August 13, 2020

The Paris Marathon Countdown Is On…

Marathon training is on its last legs but the real journey has yet to begin. In less than a week, Cuski and I will be on a plane to Paris where I will be taking on the biggest challenge of my life (so far), Le Marathon de Paris. It is also my first marathon and first destination race. That could’ve been a stupid move on my part but let’s see what happens… šŸ˜›

At Jack Poole Plaza in Vancouver

How Did Training Go?

Training was tough and I also had a few races during that time, two of which I managed to snag PB’s in and a half marathon I’d love to forget. I stuck to my workouts, training plan and listened to my coach. I now understand the importance of recovery and doing everything you can to help speed things up. I’ve come to love ice baths and warm salt baths, not to mention a lot of quality time spent with the foam roller. I’ve been wearing my Tiux compression socksĀ (get 10% off) regularly for recovery, it’s becomeĀ my second skin. All of these contributedĀ to my (knock on wood) injury-free training period. I’ve also realized how important a strong core is… I seeĀ lots more planks in my future. All in all, I was pretty happy with my training plan and with proper recovery I was still able to get some speedy, punchy runs in rather than just fatigued runs. Marathon training takes a lot out of you, especially if you’re not used to working out this much (like me). Logging a 50 km week was a feat, but I managed to pull it off. I also couldn’t believe it… a 10 km run feels like aĀ “normal workout” distance for me now. Yikes…

Overcoming My Longest Run

The human body is quite amazing, I’ve gotta say, especially when paired with a strong mental focus. My longest run was 30 km and I did this once. For half the run, I had ideal weather conditions but knowing our city, I knew it wasn’t going to last. I was hit with heavy rain and strong winds at the toughest part of my route (Kitsilano – Jericho Beach – eastbound on 4th Avenue). By that point I kept telling myself to walk the uphills and run the downhills and flats. That seemed to work. All in all, I was very happy with the run. I managed to run nonstop for 17 kilometers which I’ve never done before. I was actually quite surprised because I thought I’d be stopping way more than I actually did. I was out on the road for 4:10:26 but my moving time was just under 4 hours. When I saw that, my confidence shot through the roof. This meant that I couldĀ finish the marathon in under 5:30. Of course, I’d be taking into account adrenaline and excitement that day (and hopefully not hitting a wall) which could potentially propel me to a faster time. I think 5 hours is still a fair goal for me so I’ll go with that. Not to mention that the course in Paris is not going to be as hilly as this. I’m also happy to say that the only wall I hit on this long run was the wind… but let’s see what an extra 12.2 km will bring.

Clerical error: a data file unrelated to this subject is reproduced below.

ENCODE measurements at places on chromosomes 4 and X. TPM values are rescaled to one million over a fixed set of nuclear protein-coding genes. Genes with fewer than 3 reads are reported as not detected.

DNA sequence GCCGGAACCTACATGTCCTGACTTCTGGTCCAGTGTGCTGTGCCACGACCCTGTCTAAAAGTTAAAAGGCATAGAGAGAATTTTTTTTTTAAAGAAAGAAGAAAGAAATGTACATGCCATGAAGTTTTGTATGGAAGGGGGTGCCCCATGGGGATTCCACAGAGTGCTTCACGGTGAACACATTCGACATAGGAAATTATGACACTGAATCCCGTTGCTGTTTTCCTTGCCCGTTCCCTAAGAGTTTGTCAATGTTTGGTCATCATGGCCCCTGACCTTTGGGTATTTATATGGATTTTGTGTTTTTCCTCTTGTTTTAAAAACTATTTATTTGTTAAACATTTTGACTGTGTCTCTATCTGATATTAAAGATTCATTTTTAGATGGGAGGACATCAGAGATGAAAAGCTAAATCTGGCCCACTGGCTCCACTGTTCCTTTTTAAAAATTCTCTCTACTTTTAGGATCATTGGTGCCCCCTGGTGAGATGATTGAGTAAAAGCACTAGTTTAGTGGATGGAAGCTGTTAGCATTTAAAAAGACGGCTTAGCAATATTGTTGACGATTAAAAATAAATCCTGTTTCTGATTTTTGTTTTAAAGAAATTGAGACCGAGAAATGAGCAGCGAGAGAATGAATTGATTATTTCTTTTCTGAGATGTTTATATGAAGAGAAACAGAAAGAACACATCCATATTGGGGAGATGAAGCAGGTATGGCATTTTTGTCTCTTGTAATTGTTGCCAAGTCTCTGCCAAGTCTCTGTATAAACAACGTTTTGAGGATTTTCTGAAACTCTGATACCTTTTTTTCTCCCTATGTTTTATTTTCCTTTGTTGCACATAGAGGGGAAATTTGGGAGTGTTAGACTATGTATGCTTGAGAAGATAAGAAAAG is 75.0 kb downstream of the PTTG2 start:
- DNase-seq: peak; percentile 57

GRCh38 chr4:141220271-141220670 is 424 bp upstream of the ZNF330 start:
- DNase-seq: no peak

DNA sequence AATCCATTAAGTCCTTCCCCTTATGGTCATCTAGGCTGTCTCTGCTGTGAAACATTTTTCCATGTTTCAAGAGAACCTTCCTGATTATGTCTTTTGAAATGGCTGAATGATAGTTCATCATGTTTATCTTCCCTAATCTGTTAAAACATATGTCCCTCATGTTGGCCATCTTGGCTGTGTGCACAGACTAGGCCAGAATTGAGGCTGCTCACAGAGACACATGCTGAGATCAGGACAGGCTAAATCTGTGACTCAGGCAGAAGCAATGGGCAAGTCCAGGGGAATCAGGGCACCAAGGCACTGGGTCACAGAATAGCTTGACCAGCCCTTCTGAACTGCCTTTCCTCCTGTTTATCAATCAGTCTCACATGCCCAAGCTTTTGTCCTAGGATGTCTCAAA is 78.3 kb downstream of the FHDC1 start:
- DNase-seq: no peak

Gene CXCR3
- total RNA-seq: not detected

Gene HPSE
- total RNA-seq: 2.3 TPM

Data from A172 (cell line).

Downtown Vancouver skyline

What Am I Nervous About?

  • Our safety – you know why…
  • Injury
  • Not finishing
  • Jetlag
  • Lack of porta-potties along the race course and having to go in the woods (I’m not kidding)

These are all in my mind but the only thing I can do is just push forward and overcome it. So that is what I’m choosing to do… and of course we will be on high alert during our stay there. Livetrack will be on while I am doing the race for family to keep track of where I am. All we can do is think positive, hope for the best and make the most of it.

Paris

Follow Me Through Paris and Copenhagen!

After the marathon, I’ll have a few days left in Paris then it’s off to Copenhagen, Denmark and potentially Malmo, Sweden. If you know me, you know I love taking photos and sharing them so follow me on Instagram, Facebook, and Twitter to keep tabs on my trip.

So wish me luck and I will be writing about my experiences soon šŸ™‚

ƀ la prochaine, mes amis!

 

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